A Winter Walk

Our usual morning walk for The Guardian has been somewhat fraught this week as each day the ice underfoot just got thicker, smoother and more dangerous. Crampons would have been the best choice of footwear, but not having those we just had to hang onto each other and hope that we didn’t both skid at the same time. Thankfully neither of us fell as obviously a visit to hospital with broken bones would be even more dangerous in these Covid times.

The path across the nearby golf course resembled a bobsleigh run, and we stuck to the safer option of walking on the iced up grass.

Icy Golf Path, Balbirnie

The recently flooded area due to all the heavy rain that we had had was very popular with ice skaters and ice hockey players though, and the sparkling landscape was pretty too, but I’m glad that a thaw is predicted for next week. Apparently the temperature here is set to be around -7 overnight tonight, which is 19.4 Fahrenheit – according to the internet.

Ice Skaters

Ice Skaters, Balbirnie Park

On a similar topic, I’ve really been enjoying a BBC 4 TV programme called Winter Walks. It doesn’t seem to be on You Tube though. In each walk a well known person takes a winter walk in the countryside while holding a small 360 degree camera, this week one of the walks was through the North Yorkshire Moors, there was also a coastal walk in Yorkshire, the Yorkshire Dales and Cumbria in the north of England. They’re all such restful viewing.

Perhaps Winter Walks is also on a channel near you.

4 thoughts on “A Winter Walk

  1. Hi Katrina, this is my very first comment but have been avidly reading your wonderful posts since joining ‘Pining for the West’ about ten months ago.

    I just had to type how much your latest photographs and observations are both timely and appreciated. I live in Perth, Western Australia and we are now experiencing about our fifth consecutive day of temperatures above 35 degrees Celsius. It was 41 degrees Celsius two days ago which is about 109 Fahrenheit – your gorgeous photos and words captured the sensation of a Scottish winter (have lived through two of them in my life) and it was such a exquisitely cooling and welcome read!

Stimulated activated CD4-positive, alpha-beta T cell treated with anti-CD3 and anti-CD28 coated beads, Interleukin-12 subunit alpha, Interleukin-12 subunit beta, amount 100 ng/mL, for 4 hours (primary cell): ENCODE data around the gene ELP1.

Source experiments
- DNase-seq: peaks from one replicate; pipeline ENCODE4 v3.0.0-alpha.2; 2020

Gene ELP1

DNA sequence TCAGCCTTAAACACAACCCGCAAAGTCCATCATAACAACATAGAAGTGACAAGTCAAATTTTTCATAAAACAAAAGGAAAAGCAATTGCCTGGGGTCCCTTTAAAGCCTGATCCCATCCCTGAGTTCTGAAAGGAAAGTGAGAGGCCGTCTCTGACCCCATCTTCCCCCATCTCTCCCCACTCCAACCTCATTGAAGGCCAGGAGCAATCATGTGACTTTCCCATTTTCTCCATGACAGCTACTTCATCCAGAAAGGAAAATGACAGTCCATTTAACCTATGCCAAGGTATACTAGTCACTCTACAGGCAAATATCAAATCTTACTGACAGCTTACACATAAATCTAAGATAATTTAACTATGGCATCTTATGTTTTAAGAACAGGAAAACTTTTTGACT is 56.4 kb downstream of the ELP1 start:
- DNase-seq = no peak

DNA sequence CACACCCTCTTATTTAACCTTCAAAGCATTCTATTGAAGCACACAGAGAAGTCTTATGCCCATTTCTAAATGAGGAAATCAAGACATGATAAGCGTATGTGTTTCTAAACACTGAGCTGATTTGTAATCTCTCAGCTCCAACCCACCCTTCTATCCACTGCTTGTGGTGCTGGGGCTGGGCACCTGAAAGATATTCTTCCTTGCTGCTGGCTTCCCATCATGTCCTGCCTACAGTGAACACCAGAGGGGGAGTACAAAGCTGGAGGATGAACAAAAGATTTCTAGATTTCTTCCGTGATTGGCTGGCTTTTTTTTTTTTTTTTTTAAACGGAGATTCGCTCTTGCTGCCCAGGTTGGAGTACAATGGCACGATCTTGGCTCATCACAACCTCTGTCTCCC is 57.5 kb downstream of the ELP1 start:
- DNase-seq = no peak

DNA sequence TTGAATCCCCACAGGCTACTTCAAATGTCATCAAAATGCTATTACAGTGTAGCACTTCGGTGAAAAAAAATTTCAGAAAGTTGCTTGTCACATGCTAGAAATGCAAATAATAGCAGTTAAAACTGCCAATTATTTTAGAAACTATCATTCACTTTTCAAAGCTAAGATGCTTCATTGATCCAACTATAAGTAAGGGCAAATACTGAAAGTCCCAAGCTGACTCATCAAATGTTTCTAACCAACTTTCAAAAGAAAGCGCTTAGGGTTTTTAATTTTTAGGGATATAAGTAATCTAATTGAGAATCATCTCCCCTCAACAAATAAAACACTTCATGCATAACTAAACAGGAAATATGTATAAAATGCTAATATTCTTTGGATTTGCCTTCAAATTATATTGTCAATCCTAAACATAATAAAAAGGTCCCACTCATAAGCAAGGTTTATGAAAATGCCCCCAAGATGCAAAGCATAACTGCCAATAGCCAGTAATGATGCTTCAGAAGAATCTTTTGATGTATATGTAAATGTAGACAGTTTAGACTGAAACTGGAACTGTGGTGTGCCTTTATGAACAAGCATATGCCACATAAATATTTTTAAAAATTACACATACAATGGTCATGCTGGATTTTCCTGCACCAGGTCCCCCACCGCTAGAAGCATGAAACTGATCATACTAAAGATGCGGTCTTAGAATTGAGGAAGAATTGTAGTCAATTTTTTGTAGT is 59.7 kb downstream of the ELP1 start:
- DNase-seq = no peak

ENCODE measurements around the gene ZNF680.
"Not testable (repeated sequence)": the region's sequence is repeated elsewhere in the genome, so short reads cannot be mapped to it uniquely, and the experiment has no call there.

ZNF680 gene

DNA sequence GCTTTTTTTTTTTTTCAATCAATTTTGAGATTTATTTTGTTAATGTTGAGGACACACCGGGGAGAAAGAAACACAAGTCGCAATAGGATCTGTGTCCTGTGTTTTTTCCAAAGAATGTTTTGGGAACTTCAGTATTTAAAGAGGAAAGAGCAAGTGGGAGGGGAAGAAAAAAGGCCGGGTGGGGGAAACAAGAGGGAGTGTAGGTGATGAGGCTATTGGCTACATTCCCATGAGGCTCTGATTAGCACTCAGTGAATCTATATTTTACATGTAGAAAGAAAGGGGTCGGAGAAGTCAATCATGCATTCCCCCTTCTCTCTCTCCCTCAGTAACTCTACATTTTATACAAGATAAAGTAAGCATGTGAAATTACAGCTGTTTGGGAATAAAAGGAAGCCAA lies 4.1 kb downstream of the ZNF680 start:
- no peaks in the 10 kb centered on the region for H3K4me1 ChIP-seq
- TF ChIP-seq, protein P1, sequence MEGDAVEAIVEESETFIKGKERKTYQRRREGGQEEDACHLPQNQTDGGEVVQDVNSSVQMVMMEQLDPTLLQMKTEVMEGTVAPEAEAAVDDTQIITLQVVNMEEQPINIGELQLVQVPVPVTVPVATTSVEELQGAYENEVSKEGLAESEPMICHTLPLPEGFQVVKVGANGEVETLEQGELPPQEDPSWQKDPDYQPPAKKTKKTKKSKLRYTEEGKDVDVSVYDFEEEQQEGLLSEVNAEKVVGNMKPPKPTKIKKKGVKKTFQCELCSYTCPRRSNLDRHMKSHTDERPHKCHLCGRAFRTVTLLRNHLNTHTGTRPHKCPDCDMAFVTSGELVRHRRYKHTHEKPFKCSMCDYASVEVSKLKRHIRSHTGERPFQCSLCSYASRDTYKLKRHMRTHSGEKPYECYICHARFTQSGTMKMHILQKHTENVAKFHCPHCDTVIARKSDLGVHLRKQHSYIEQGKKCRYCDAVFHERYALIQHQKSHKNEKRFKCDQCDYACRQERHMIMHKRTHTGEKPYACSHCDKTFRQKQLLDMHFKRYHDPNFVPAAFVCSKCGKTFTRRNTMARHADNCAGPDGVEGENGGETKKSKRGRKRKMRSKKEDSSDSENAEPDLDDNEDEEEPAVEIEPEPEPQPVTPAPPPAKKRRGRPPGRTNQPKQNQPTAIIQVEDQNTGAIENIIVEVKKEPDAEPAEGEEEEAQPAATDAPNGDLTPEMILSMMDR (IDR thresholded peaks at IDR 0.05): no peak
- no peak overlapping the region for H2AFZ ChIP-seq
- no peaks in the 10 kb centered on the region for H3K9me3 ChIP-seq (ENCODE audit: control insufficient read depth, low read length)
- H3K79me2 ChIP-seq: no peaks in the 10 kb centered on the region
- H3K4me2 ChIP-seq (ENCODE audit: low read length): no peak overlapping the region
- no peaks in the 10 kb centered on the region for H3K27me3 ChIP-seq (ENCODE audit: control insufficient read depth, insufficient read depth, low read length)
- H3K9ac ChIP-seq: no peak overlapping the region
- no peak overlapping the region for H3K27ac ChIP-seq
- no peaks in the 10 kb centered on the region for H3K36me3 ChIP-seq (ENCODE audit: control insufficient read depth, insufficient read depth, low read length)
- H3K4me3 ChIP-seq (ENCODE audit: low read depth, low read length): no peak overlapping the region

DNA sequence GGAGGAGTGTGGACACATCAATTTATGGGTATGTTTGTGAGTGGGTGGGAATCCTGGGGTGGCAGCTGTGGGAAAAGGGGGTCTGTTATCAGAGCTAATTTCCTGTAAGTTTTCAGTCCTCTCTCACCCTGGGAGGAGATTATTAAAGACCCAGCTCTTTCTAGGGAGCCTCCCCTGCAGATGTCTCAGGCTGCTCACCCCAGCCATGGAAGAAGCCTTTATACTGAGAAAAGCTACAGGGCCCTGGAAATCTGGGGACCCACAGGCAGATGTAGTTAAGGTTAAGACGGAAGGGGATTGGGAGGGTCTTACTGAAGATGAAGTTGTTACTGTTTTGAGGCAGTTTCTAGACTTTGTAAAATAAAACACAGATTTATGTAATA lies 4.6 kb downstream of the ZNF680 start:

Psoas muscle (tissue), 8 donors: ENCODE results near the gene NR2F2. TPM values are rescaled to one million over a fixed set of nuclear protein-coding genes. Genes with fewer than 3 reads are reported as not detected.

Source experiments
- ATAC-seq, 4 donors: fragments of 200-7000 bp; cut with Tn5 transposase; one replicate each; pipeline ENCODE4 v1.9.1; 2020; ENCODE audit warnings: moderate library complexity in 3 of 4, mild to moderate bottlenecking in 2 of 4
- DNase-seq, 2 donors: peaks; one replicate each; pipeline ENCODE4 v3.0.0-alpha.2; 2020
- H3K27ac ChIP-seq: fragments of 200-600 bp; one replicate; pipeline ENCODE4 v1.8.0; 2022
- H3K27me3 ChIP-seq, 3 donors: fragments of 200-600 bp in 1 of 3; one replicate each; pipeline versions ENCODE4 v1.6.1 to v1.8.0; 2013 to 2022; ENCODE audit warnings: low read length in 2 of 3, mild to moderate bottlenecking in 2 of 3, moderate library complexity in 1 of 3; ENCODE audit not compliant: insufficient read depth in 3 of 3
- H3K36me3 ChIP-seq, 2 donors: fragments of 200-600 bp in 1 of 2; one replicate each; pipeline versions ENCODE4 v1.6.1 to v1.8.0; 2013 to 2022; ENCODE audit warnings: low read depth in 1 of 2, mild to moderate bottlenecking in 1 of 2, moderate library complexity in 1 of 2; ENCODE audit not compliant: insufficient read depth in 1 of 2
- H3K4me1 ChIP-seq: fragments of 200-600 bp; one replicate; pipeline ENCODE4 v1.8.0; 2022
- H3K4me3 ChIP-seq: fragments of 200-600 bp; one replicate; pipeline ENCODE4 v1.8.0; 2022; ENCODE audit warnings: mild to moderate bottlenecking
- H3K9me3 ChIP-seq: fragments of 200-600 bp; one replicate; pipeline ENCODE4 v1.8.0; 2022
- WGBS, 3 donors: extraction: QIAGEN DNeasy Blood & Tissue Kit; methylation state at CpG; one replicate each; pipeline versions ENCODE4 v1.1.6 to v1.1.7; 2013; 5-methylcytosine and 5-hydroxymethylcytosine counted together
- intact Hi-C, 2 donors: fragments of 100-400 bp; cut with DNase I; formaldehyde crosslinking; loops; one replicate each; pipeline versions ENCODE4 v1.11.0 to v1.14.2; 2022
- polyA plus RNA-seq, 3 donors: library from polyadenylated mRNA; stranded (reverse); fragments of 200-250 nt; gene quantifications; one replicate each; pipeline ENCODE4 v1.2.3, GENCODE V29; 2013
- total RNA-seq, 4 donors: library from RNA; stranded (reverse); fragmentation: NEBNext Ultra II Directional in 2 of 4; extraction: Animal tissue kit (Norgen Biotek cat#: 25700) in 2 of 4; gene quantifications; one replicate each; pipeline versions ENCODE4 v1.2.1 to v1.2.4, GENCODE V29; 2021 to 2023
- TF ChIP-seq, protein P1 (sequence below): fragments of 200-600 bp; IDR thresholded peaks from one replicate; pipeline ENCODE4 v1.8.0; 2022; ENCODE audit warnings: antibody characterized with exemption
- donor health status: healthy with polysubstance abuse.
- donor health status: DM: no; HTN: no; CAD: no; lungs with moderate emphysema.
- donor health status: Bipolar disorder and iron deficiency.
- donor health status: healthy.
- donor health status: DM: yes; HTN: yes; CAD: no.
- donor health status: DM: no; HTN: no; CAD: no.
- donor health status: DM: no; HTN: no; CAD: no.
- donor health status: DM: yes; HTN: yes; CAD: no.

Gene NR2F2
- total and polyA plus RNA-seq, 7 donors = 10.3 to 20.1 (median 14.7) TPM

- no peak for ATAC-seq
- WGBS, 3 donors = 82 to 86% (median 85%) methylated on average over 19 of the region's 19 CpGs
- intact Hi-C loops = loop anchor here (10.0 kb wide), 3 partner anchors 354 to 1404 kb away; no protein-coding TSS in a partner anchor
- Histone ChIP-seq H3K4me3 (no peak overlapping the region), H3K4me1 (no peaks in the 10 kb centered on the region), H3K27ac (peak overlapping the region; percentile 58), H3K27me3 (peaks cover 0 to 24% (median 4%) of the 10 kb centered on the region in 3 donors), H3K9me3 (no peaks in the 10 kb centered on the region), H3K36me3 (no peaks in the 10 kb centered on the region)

Am a Librarian and luckily we have excellent air conditioning in our building this morning but we’re very busy with people taking refuge from the heat!

    Cheers,
    Heather-Sophia

    • Heather-Sophia,
      I’m so glad you’ve been enjoying your visits here and that the recent winter photos had a cooling effect on you! I cannot imagine 41 Celsius, it really would seem like HELL to me, I think I would spend my time lying in a cool bath, but probably people have air conditioning at home too. It seems that your part of Australia got a good grip of Covid, I suppose the heat helps with that, and your outdoor lifestyle. I miss our libraries more than anything. Thanks for dropping by and taking the time to comment.
      Best wishes,
      Katrina

  2. The winter walks program sounds delightful. Your own winter walk looks lovely, if a bit harrowing on that path at the golf course! We are currently having a thaw and all the wonderful packed down snow that has been nice to cycle on to and from work has turned to slush and a bit of fright to cycle through.

    • Stefanie,
      We had a thaw for one night, then we had a hard frost again, but it was textured so a lot easier to walk on. We’re due snow soon though and I’m not a fan of that although it’ll be nothing like what you have to put up with. I so admire you for cycling to work in all weathers, my youngest used to do that – eight miles there and back but decided he was too old for it at over 30. I don’t blame him, it’s the wind chill that’s Baltic here.

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